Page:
"In this country, you gotta make the money first. Then when you get the money, you get the power. Then when you get the power, then you get the women." — Tony Montana, Scarface
It's been called the Pacino Principle, after the actor who spoke the lines, or the Montana Maxim, after the character he portrayed. But no matter what its name, its veracity has never been questioned — until now. What had been an ironclad law of Bootynomics, something akin to "Good girls always go for bad boys," may have to be re-evaluated, all thanks to an undergraduate right here at San Diego State.
Readers may recall that back in March, SDSU student Luke Dzierzanowski ran for a student government seat for the College of Professional Studies and Fine Arts. Mr. Dzierzanowski, concerned about the previous year's low voter turnout (under 20%), sought to raise awareness through a campaign ad featuring himself and four young women. He never spoke, but the women in the video assured viewers that he would be getting their votes on election day. Alas, those four votes were not enough to secure victory, and his campaign ended in defeat. Worse, voter turnout was even lower than in the previous year. The only bright spot was a brief moment of Internet fame, as both lowbrow and lowerbrow websites picked up the local news coverage of the story and weighed in on its bikini-clad merits.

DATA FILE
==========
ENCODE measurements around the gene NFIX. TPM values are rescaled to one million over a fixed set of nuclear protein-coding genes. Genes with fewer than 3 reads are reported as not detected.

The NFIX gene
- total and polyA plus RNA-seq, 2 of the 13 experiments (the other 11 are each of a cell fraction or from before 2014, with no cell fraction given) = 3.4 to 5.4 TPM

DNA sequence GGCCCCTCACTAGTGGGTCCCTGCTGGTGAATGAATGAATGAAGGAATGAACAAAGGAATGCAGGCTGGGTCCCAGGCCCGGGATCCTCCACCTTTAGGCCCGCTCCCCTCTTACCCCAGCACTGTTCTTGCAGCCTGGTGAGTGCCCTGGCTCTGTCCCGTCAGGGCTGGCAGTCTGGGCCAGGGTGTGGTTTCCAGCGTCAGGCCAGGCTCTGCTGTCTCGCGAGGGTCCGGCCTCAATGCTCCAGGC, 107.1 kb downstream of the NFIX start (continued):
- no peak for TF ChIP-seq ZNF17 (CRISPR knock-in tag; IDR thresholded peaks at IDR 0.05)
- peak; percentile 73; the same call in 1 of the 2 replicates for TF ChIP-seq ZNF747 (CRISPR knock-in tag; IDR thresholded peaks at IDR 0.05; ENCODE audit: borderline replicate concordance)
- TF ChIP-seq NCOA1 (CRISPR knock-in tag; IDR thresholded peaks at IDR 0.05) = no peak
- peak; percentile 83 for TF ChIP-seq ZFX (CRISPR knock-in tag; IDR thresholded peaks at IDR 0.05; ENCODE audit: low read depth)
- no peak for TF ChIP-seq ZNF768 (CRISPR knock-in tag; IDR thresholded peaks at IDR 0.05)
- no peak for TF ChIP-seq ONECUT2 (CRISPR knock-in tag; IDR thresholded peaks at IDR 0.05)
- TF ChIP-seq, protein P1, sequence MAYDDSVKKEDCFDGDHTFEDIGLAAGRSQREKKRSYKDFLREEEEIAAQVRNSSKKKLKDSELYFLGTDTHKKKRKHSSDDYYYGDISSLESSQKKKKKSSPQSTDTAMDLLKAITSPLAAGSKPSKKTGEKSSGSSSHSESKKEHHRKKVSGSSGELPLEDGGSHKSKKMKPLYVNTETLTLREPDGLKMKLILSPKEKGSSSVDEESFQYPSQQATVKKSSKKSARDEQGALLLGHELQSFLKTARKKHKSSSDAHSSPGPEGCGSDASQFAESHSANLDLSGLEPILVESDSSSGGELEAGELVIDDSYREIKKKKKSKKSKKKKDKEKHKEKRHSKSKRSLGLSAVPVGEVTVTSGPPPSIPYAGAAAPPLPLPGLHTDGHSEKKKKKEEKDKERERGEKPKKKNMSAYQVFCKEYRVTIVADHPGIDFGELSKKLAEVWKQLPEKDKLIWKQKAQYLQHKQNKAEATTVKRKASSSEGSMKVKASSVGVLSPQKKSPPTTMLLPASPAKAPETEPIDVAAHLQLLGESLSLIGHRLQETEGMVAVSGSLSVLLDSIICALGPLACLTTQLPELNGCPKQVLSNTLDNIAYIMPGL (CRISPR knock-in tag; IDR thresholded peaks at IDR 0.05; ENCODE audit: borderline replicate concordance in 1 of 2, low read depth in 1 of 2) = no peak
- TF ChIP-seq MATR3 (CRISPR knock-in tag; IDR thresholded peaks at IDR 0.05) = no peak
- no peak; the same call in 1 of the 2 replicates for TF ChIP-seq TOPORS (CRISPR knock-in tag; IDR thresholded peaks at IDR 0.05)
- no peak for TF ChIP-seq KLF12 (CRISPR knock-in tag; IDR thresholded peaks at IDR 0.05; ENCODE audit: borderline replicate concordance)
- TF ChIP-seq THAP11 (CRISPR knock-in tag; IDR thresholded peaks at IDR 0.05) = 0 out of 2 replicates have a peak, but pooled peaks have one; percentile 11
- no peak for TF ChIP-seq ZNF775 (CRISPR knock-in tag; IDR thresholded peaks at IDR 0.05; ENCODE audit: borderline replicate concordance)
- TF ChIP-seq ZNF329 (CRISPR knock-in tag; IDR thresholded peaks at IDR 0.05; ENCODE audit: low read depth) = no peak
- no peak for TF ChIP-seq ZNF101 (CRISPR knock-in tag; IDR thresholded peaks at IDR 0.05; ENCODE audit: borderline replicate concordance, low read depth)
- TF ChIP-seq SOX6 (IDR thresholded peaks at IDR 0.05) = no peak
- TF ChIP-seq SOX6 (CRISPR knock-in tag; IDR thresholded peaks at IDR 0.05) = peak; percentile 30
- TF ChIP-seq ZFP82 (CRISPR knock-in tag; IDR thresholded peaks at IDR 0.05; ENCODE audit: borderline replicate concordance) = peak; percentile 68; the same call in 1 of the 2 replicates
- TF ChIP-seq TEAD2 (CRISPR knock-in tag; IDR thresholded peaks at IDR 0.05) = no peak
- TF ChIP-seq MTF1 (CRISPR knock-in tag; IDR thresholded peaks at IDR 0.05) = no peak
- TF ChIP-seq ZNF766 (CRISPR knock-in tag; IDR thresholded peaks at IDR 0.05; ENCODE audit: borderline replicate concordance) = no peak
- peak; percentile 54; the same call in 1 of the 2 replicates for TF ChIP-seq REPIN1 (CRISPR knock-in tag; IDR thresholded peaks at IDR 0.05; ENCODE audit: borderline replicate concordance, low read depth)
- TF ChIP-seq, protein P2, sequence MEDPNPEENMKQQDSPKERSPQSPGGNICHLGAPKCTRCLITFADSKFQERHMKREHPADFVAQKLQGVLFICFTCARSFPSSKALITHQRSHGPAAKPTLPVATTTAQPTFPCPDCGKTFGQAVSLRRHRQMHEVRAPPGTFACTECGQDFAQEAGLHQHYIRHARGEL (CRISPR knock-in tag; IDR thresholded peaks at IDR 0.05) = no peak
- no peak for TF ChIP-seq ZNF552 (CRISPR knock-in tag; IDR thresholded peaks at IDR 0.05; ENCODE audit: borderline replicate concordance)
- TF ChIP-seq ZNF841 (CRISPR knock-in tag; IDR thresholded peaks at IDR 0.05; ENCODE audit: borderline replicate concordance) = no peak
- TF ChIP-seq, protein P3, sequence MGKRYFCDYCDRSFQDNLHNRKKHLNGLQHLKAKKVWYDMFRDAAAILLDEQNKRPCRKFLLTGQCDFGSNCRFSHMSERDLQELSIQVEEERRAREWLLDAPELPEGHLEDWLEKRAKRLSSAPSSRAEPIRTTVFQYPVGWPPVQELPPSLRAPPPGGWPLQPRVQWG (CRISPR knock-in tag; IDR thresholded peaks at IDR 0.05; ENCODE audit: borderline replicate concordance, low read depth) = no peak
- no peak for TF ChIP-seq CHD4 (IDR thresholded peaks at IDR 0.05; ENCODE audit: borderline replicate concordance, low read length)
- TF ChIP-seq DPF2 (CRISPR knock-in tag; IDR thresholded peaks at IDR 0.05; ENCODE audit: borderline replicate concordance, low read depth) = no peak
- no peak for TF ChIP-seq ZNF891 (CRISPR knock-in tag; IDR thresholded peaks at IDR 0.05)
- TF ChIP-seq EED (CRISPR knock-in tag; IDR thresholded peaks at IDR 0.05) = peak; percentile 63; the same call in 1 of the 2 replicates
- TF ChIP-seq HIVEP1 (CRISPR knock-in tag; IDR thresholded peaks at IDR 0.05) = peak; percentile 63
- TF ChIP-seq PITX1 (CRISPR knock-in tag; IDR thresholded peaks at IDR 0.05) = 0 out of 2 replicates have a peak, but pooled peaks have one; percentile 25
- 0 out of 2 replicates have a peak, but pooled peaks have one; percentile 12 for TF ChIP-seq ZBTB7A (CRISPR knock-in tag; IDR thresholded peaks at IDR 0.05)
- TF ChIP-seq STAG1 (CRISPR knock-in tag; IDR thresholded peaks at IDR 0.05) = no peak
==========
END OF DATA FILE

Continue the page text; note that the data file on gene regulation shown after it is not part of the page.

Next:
But according to SDSU Professor of Human-Female Relations Brad Jackson, the Internet missed the real significance of the one-minute ad. "What got lost in the furor over whether or not it was sexist and/or effective was this: Mr. Dzierzanowski, a man who seemed to be without money or power, already had the women. Consider: in the ad, the shoddy video quality, middling pool, ill-fitting suit, and ill-kept yard all attest to Mr. D's lack of funds. Heck, even his trampoline springs are rusty. And it's clear he has no power; otherwise, he wouldn't be seeking it by running for office. And yet, there he is, surrounded by lovely young women in skimpy bathing suits. Women who cater to his whims by jumping on a trampoline and giggling. Women who tend to his needs by lighting his cigar. Even women who bow before his magnificence before pressing against him and proclaiming their devotion for all the world to hear. From a theoretical standpoint, it's baffling. But more importantly, from the standpoint of applied science, it's a breakthrough. Throughout history, men with neither money nor power have longed to get women. Now, for the first time, we have reason to hope that one day, that dream may become a reality."
"Of course," notes Jackson, "this is only the beginning. It's a long way from mold to penicillin. The ad ran months ago, and though I've personally watched it over 5,000 times, I'm no closer to discovering Mr. Dzierzanowski's secret than I was at the outset. But I won't give up. I can't. This is too important."